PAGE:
Y’know… I hate having to write these lesson updates when I’m in a horrible mood. Here I am… grumpy as hell from all sorts of little problems, personal and professional. I mean, for God’s sake… I’m having Oreos for lunch at 5 in the afternoon. And I’m just snippy and cynical when I really shouldn’t be.
But here we are.
My lesson itself wasn’t all that bad. Especially considering that I almost asked to cancel. I was in a horrible mood. So was my teacher. It just seemed like a recipe for disaster… that particular kind of disaster that leads to screaming matches and tears.
But it wasn’t a disaster. I played through my lead sheet piece and we talked about some decisions that I made regarding chord voicing and substitutions. Lead sheets are both exciting to me and scary. They’re exciting because “Yay new and very useful thing to learn!” but they’re scary because they put so much of the decision making in my hands and I don’t always fare well with that. I’m a very literal and instruction driven person. But it’s all good, and this should help me break out of that.
We worked on the second movement of the Beethoven Sonatina… it’s in about the same shape as last week. The beginning’s a little cleaner but I just need more time with it… and to learn the little coda-ending-thingy.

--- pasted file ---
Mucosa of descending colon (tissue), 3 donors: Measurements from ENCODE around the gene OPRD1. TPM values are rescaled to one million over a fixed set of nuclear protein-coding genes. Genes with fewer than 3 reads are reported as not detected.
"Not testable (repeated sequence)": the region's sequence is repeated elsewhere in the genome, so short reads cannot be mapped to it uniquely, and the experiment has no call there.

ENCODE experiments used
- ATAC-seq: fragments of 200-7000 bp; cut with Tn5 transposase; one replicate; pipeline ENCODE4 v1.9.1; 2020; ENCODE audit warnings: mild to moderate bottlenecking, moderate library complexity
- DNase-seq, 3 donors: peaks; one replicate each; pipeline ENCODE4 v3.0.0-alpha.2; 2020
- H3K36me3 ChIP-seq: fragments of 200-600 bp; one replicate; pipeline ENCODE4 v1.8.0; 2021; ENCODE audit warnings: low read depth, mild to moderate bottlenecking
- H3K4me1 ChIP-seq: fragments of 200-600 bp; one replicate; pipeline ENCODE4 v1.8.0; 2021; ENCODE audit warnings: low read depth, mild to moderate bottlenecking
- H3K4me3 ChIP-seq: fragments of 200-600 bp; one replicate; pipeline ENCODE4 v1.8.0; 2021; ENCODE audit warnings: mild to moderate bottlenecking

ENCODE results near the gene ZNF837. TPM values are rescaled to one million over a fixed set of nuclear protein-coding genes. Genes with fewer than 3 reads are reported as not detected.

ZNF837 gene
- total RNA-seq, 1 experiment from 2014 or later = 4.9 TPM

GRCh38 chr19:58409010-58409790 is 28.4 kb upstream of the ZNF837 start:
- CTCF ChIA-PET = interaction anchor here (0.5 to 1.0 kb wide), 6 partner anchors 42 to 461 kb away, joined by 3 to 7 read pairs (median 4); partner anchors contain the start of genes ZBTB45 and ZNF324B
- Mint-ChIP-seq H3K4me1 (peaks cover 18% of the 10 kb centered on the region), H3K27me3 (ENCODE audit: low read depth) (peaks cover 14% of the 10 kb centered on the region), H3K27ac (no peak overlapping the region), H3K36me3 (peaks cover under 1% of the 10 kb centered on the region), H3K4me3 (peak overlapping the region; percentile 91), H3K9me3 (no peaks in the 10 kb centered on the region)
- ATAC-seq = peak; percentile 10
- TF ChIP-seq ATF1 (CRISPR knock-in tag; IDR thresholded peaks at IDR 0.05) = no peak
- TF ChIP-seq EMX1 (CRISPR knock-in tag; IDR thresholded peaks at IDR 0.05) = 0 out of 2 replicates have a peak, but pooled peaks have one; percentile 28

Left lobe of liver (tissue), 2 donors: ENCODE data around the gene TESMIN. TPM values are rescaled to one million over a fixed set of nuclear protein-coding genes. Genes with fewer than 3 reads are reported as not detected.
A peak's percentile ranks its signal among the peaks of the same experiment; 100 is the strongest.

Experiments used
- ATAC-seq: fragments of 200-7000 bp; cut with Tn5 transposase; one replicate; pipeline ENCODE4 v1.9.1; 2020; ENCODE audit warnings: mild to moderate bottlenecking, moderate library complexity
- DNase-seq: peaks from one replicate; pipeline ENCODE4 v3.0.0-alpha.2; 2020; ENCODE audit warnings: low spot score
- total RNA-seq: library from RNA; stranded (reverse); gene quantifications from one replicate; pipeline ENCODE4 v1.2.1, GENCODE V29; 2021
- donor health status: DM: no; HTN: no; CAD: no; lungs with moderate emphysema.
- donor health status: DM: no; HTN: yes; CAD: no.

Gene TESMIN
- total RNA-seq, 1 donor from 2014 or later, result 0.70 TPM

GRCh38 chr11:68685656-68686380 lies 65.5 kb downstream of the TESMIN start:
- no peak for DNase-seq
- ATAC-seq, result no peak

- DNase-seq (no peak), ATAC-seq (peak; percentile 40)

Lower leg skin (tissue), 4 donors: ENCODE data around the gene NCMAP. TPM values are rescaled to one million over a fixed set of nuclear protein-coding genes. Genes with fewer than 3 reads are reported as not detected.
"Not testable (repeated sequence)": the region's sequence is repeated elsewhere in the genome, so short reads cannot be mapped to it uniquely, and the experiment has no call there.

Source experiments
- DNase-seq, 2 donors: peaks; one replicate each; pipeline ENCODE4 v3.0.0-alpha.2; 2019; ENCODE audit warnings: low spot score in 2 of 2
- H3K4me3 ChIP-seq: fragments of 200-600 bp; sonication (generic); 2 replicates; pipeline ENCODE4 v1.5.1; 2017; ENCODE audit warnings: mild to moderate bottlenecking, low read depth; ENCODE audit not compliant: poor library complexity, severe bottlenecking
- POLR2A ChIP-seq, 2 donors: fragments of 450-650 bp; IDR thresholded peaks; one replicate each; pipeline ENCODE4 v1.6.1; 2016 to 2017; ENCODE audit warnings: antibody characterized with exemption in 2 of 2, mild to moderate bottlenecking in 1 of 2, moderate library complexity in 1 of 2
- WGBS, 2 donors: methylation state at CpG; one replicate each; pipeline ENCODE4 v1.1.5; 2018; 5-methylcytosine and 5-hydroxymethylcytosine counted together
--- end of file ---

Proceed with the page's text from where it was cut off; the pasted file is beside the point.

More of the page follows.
We talked a good bit about musicality and technique and how the two are inextricable from each other, and moreover, the latter has to be subservient to the former if you want to actually make music. Hitting all the right notes with all the right fingers is pointless if it’s not musical. You’re not making art. You’re doing data entry.
And I use that analogy because the piano still feels sort of like an abacus to me. It’s very kinesthetic and external, which is good in some sense. I can see what I’m doing and more easily endeavor to change it, unlike voice where I have to just feel and think and believe in fairies to make an adjustment. But I also have the problem of applying this… I can’t make music if I can’t hit all the right notes. And it gets frustrating to the point of tears sometimes. Especially because if I can blow my own horn about any aspect of my music making ability, it is the fact that I know how to be expressive. Feeling and planning and executing phrasing is something that is second nature to me on any other instrument I’m comfortable with. But on piano, it’s like my brain doesn’t have enough RAM to make it happen at the same time that I’m trying to play all the right notes.
But I’m sure like with most things, it will come with time and diligence.
And more oreos.